By Easter 1916 the lack of trust between The Hibernian Rifles and the Irish Volunteers meant that they did not hear of the planned rising, this information would be learned by them through one James Connolly. On Easter Sunday they held a Sunday parade outside their HQ on North Frederick Street and carried out their routine training. They had received no mobilization orders from either Connolly or the I.R.B. military council. After learning of McNeills countermanding order for the Irish Volunteers JJ Scollan ordered the Dublin units of the Hibernian rifles to parade again at midday the following day. That evening Patrick Pearse, his brother William and Thomas Mac Donough met in Number 28 North Frederick Street and sent courier’s with new mobilisation orders to Volunteer companies, however the Hibernian Rifles had still not been informed of the planned Rising.
By Easter Monday JJ Scollan and about sixty members of the Hibernian Rifles again paraded at the hall on North Frederick Street. It was then that Scollan learned about the volunteers seizing the G.P.O. upon this news he remarked “I addressed them and told them that as far as I knew this fight which was just starting was unofficial, but as it had started we should join in and take our place in it. At the same time I said that if any man did not wish to volunteer for the fight he was at liberty to go home”. By midday Connolly sent word to the Hibernian Rifles to proceed to the G.P.O. The Hibernian Rifles were put under the temporary command of The O’Rahilly who ordered the group to break and barricade all the windows on the upper floors. On Tuesday morning a contingent of Nine Volunteers from Maynooth, arrived at the G.P.O..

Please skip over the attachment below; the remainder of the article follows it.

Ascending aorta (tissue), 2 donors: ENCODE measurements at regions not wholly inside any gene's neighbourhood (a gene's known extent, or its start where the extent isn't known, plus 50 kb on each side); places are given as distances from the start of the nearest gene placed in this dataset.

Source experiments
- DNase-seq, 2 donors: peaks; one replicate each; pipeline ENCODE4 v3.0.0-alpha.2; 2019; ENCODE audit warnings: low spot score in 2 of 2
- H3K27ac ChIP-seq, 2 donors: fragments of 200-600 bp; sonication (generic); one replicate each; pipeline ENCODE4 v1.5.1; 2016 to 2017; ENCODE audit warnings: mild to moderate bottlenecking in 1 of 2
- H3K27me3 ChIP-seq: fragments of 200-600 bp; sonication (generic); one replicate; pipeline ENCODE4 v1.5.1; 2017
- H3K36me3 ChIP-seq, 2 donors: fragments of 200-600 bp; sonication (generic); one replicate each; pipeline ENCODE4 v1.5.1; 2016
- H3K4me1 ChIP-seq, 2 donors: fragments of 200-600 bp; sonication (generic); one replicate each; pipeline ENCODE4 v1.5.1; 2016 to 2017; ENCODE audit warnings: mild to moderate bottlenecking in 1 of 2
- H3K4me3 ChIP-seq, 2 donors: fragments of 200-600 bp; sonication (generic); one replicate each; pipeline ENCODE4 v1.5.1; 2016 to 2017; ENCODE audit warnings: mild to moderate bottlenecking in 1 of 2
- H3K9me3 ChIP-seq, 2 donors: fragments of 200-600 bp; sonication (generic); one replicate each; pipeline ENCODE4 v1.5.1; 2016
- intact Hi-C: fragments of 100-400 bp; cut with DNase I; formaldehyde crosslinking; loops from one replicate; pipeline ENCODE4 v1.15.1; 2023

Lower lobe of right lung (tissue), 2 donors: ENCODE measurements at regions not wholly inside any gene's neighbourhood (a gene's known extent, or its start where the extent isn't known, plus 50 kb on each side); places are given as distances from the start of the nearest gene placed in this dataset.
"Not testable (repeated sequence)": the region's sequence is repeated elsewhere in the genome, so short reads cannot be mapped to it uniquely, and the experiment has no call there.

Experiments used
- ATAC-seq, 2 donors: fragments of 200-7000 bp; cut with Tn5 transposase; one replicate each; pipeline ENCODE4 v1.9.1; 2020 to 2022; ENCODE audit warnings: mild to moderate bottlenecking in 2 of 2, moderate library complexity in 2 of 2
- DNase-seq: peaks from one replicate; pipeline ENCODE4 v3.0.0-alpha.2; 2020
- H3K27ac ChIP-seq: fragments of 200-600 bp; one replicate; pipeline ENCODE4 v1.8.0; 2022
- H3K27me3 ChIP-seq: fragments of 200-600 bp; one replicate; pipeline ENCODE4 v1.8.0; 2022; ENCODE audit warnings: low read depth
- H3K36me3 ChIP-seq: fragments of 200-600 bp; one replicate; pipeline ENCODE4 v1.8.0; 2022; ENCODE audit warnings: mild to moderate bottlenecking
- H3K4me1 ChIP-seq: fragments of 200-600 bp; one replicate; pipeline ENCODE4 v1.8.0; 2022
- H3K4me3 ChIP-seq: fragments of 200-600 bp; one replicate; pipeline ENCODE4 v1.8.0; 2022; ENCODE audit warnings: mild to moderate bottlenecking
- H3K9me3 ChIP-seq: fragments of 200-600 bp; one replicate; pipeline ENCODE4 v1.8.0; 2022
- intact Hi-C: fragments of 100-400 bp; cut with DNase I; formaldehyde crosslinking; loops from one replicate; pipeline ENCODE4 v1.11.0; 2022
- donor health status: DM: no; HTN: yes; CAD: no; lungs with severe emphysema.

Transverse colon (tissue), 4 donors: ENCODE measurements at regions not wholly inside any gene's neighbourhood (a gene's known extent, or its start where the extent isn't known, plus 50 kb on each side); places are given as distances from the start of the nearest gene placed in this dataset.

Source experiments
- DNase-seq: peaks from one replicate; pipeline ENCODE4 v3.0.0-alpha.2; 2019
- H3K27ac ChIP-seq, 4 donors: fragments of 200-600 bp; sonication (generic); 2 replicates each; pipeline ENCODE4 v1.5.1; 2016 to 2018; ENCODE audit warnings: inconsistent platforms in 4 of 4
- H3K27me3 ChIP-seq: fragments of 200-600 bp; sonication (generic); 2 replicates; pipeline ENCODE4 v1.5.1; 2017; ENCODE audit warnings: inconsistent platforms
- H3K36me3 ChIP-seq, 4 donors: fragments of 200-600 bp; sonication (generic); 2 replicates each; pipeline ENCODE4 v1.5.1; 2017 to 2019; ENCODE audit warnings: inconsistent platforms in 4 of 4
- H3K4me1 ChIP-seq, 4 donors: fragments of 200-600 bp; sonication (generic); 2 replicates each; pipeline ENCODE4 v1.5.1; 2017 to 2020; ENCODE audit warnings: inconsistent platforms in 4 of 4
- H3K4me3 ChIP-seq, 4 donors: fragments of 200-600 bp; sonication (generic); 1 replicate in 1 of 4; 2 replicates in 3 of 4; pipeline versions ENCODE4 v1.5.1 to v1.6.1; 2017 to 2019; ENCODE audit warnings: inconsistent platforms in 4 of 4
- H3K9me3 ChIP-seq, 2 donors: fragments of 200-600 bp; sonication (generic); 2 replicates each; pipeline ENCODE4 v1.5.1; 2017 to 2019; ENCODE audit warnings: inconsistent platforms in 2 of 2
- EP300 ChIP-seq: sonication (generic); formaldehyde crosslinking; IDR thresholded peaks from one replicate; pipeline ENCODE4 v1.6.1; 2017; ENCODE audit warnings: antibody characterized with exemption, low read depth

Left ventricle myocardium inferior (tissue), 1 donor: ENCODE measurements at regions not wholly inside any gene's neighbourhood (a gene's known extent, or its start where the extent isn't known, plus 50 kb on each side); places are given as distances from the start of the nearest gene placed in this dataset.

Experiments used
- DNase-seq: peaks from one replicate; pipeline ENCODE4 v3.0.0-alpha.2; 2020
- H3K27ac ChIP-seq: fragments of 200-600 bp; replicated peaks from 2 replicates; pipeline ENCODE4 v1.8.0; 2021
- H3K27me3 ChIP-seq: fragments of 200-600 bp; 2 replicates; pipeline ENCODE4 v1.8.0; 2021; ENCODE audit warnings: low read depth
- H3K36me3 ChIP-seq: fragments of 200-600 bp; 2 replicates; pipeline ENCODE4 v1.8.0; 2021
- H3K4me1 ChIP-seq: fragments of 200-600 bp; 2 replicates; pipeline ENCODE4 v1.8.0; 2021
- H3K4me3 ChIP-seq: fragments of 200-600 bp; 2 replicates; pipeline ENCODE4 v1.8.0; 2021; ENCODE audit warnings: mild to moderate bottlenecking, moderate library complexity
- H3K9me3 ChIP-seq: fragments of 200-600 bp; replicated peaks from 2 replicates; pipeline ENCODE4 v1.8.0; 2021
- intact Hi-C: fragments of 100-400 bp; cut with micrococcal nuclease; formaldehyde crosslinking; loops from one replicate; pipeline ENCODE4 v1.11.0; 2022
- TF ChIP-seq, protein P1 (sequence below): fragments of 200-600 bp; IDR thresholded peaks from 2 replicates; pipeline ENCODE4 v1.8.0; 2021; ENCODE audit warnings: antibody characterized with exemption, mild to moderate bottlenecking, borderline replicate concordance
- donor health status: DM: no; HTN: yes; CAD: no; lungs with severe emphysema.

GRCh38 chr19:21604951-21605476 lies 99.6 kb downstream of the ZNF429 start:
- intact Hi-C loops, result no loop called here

JJ Scollan and eighteen riflemen accompanied them downstairs to the armourer’s department where they were issued with home-made tin can grenades by Jim O’Neill a member of the Irish Citizen Army. Connolly addressed the mixed party and instructed them to go towards the Haypenny Bridge. They then occupied the roof of the Exchange Hotel in Parliament Street and barricaded houses immediately around it. The area around City Hall was under British control and the Hibernian Rifles and Volunteers engaged superior numbers of British forces in rooftop sniping. That afternoon groups of the Irish Fusiliers and Enniskilling Fusiliers advanced and prepared to storm the Exchange Hotel. The attack was repelled with rifle and shotgun fire. From the roof JJ Scollan estimated they had inflicted over twenty serious casualties on the British military forces. During the attack Edward Walsh a member of the Hibernian Rifles sniping from the roofs was shot through the stomach. The remaining members of the Hibernian Rifles retired back to the G.P.O. and ultimately surrendered on Parnell Street on the 29th of April. Many of the Hibernian Rifles that were arrested were interned in Frongoch internment camp in Wales, among them was Scollan.
In conclusion although they were small in number the Hibernian Rifles should not be forgotten in any celebration of the Rising. The events of Easter 1916 may not have been within their planning but once things begun they willfully joined in. They were prepared to make the ultimate sacrifice for the freedom of their country, for this they must never be forgotten.
Reposted from: http://1916centenary.blogspot.com/2013/07/the-hibernian-rifles.html